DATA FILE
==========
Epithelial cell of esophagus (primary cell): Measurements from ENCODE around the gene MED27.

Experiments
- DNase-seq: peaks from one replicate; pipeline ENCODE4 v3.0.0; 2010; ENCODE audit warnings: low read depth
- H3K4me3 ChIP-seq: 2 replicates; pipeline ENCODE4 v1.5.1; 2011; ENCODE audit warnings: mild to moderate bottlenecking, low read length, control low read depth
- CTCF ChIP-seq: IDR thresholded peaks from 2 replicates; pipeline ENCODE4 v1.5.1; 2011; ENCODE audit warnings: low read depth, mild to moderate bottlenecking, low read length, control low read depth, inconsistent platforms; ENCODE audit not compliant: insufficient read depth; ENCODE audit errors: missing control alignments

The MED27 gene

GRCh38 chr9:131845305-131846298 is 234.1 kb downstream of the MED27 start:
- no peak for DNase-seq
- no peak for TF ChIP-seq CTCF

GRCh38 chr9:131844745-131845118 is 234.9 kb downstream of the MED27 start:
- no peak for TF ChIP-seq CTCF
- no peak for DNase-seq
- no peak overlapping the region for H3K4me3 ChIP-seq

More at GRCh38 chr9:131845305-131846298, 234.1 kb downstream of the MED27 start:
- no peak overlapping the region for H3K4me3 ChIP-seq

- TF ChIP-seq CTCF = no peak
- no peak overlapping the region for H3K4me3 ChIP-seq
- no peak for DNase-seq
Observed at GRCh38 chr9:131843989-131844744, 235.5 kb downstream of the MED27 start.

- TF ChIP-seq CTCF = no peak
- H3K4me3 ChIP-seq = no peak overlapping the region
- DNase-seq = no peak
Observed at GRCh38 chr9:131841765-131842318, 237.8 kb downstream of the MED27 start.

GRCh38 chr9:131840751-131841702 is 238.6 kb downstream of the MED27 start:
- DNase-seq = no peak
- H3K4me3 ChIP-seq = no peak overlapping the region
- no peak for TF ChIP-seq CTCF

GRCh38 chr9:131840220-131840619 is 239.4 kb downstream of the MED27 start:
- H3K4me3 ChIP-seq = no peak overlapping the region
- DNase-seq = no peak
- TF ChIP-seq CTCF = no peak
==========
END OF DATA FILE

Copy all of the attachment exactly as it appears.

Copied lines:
Epithelial cell of esophagus (primary cell): Measurements from ENCODE around the gene MED27.

Experiments
- DNase-seq: peaks from one replicate; pipeline ENCODE4 v3.0.0; 2010; ENCODE audit warnings: low read depth
- H3K4me3 ChIP-seq: 2 replicates; pipeline ENCODE4 v1.5.1; 2011; ENCODE audit warnings: mild to moderate bottlenecking, low read length, control low read depth
- CTCF ChIP-seq: IDR thresholded peaks from 2 replicates; pipeline ENCODE4 v1.5.1; 2011; ENCODE audit warnings: low read depth, mild to moderate bottlenecking, low read length, control low read depth, inconsistent platforms; ENCODE audit not compliant: insufficient read depth; ENCODE audit errors: missing control alignments

The MED27 gene

GRCh38 chr9:131845305-131846298 is 234.1 kb downstream of the MED27 start:
- no peak for DNase-seq
- no peak for TF ChIP-seq CTCF

GRCh38 chr9:131844745-131845118 is 234.9 kb downstream of the MED27 start:
- no peak for TF ChIP-seq CTCF
- no peak for DNase-seq
- no peak overlapping the region for H3K4me3 ChIP-seq

More at GRCh38 chr9:131845305-131846298, 234.1 kb downstream of the MED27 start:
- no peak overlapping the region for H3K4me3 ChIP-seq

- TF ChIP-seq CTCF = no peak
- no peak overlapping the region for H3K4me3 ChIP-seq
- no peak for DNase-seq
Observed at GRCh38 chr9:131843989-131844744, 235.5 kb downstream of the MED27 start.

- TF ChIP-seq CTCF = no peak
- H3K4me3 ChIP-seq = no peak overlapping the region
- DNase-seq = no peak
Observed at GRCh38 chr9:131841765-131842318, 237.8 kb downstream of the MED27 start.

GRCh38 chr9:131840751-131841702 is 238.6 kb downstream of the MED27 start:
- DNase-seq = no peak
- H3K4me3 ChIP-seq = no peak overlapping the region
- no peak for TF ChIP-seq CTCF

GRCh38 chr9:131840220-131840619 is 239.4 kb downstream of the MED27 start:
- H3K4me3 ChIP-seq = no peak overlapping the region
- DNase-seq = no peak
- TF ChIP-seq CTCF = no peak